The previous article explained that the business objectives define the purpose, direction, and goals of a business and provide a roadmap for the company to achieve its goals. Have you ever wondered how to define business objectives for a high-performing functional organization the best way from function to action? Well, as someone who understands the hierarchical process involved in setting these objectives, let me explain.
A functional organization is a widely accepted organizational structure where personnel are grouped based on their area of expertise and execute tasks pertinent to their respective functions. This structure causes a hierarchical process involving multiple departments, managers, and employees so that levels of business objectives can be found out.
Overall Business Objectives
The overall business objectives are based on the company’s mission and vision, and they typically focus on long-term goals and outcomes.
At the highest level of the organization, the CEO and/or board of directors determine the overall business objectives, which serve as the organization’s North Star. These objectives should be ambitious, measurable, and align with the company’s mission and vision. I like to think of this level as a football game, with the overall business objectives serving as the end zone. The CEO and board of directors are the coaches, who have set the ultimate goal, and the rest of the organization are the players who have to work together to score the touchdown.
The overall business objectives are then broken down into functional objectives. Functional objectives are specific to each department and align with the overall business objectives. Each department should have its own set of objectives that will help the company achieve its overall goals. Department heads or managers determine these objectives, which help the company achieve its overall goals. It’s like a relay race, where each department is responsible for carrying the baton and passing it on to the next department until the organization reaches its overall objective.
Once the functional objectives have been identified, departmental goals are set to align with the objectives. Departmental goals should be realistic, measurable, and achievable within a specific timeframe. Department managers work with their teams to set these goals, ensuring they align with the functional objectives. It’s like a puzzle, with each department’s goals fitting perfectly together to form the bigger picture.
Departmental goals are further broken down into individual objectives. This is where managers work with their employees to set specific, measurable goals that are designed to help the employee achieve the departmental goals. Individual objectives should be challenging, yet achievable, and should be directly linked to the departmental goals. It’s like a game of chess, where each employee is a pawn that must be moved strategically to help achieve the bigger goal.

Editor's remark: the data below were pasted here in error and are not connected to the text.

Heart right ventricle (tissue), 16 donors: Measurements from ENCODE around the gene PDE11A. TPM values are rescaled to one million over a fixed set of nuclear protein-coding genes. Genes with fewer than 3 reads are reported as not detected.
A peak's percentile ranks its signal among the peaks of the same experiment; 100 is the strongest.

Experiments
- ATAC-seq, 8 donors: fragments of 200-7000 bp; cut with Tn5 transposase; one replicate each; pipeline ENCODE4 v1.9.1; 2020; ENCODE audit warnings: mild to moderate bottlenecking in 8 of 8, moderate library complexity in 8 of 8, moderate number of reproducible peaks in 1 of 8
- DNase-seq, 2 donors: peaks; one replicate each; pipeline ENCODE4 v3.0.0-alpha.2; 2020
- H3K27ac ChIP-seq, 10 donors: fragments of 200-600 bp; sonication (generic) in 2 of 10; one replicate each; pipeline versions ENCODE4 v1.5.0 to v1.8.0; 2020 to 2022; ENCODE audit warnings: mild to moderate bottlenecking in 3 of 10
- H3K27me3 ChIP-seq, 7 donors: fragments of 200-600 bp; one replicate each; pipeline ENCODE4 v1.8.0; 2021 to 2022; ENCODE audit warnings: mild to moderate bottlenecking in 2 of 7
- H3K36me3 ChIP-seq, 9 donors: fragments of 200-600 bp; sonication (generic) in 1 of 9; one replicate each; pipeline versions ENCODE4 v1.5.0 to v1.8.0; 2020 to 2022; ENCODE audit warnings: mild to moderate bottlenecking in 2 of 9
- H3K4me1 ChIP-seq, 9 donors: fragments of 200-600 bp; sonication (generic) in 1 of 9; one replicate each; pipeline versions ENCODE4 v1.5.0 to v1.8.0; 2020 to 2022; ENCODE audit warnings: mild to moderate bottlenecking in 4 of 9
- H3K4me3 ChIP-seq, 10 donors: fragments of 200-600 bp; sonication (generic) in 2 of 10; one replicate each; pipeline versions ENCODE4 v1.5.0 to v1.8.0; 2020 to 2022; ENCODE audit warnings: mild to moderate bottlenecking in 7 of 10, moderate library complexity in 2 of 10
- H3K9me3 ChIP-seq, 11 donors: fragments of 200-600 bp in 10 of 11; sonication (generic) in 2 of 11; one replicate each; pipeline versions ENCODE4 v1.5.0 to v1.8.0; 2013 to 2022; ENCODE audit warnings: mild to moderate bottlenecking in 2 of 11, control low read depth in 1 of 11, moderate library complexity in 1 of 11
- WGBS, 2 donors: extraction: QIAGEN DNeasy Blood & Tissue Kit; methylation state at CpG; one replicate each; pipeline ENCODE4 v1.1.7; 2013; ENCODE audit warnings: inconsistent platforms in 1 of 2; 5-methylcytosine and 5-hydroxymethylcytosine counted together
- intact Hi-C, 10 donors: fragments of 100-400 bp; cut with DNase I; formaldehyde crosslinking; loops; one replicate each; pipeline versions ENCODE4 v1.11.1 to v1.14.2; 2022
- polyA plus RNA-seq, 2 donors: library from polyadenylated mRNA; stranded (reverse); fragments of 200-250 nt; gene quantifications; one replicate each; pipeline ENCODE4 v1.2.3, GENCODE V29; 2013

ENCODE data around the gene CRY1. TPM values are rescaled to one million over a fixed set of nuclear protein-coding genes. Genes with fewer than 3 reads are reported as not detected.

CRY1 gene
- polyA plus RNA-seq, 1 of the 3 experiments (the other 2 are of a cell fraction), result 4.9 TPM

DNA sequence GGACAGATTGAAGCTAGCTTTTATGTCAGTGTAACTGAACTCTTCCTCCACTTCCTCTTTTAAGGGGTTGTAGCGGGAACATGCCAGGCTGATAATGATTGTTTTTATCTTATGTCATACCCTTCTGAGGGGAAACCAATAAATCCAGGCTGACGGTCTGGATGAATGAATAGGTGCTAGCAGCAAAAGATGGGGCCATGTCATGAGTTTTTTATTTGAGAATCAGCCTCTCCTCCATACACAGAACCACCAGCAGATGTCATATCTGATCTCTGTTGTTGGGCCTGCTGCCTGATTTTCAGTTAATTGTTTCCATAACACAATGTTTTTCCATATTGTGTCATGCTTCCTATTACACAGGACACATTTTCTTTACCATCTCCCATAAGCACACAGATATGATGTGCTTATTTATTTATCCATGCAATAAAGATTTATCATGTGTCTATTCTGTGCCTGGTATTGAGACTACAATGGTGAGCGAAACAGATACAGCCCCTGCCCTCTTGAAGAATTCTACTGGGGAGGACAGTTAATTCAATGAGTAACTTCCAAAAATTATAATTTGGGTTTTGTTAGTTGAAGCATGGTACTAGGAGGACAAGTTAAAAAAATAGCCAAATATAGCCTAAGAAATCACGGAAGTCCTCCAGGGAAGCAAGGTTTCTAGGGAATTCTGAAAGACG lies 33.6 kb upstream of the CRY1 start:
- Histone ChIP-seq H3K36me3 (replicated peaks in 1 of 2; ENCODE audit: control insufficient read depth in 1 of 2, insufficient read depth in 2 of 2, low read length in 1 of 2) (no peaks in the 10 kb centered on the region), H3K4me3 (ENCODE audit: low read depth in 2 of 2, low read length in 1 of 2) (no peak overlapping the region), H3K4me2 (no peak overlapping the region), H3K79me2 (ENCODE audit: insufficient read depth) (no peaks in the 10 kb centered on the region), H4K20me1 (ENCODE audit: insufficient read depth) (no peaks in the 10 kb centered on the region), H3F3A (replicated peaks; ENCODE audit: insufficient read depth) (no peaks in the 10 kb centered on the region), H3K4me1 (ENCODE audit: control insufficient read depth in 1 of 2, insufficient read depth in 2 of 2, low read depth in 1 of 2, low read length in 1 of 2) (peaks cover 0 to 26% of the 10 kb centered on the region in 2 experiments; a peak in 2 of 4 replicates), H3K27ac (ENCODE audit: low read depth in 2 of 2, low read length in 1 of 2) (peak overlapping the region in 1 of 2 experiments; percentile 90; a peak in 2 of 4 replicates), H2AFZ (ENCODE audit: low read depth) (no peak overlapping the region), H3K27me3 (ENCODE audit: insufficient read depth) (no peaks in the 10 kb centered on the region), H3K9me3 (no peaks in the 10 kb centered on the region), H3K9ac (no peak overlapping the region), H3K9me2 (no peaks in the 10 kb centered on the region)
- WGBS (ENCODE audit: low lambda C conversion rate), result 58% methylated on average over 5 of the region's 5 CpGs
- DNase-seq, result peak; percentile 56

Once individual objectives have been established, performance metrics are determined. Performance metrics track progress toward achieving individual and departmental objectives. These metrics should be objective, measurable, and aligned with the objectives. For example, a sales team’s individual objectives might include achieving a certain number of sales. And the performance metric could be revenue generated from those sales. It’s like a scorecard that helps keep track of progress and performance toward the ultimate goal.
Monitoring and Evaluation
Regular monitoring and evaluation are critical to adjust objectives or performance metrics as needed. Managers provide regular feedback to employees, and evaluation is based on agreed criteria and not subjective. It’s like a coach providing feedback and making adjustments to the game plan based on how well the team is performing.
By following these steps, a functional organization can determine its levels of business objectives. It ensures that everyone is working toward the same overall goals. It also helps track and evaluate the organization’s performance and make any necessary adjustments to meet the desired objectives. However, some argue that this hierarchical approach can lead to a lack of creativity and innovation. In this approach employees may become too focused on achieving their objectives rather than thinking outside the box. Counterarguments suggest that organizations can mitigate this. It can be by encouraging employees to collaborate and share ideas across departments, fostering a culture of innovation and creativity.
Overall, while a functional organization’s hierarchical approach may not work for every organization. It can be an effective way to ensure everyone is working toward the same goals. It can be a useful framework for achieving success.
Read more business articles here.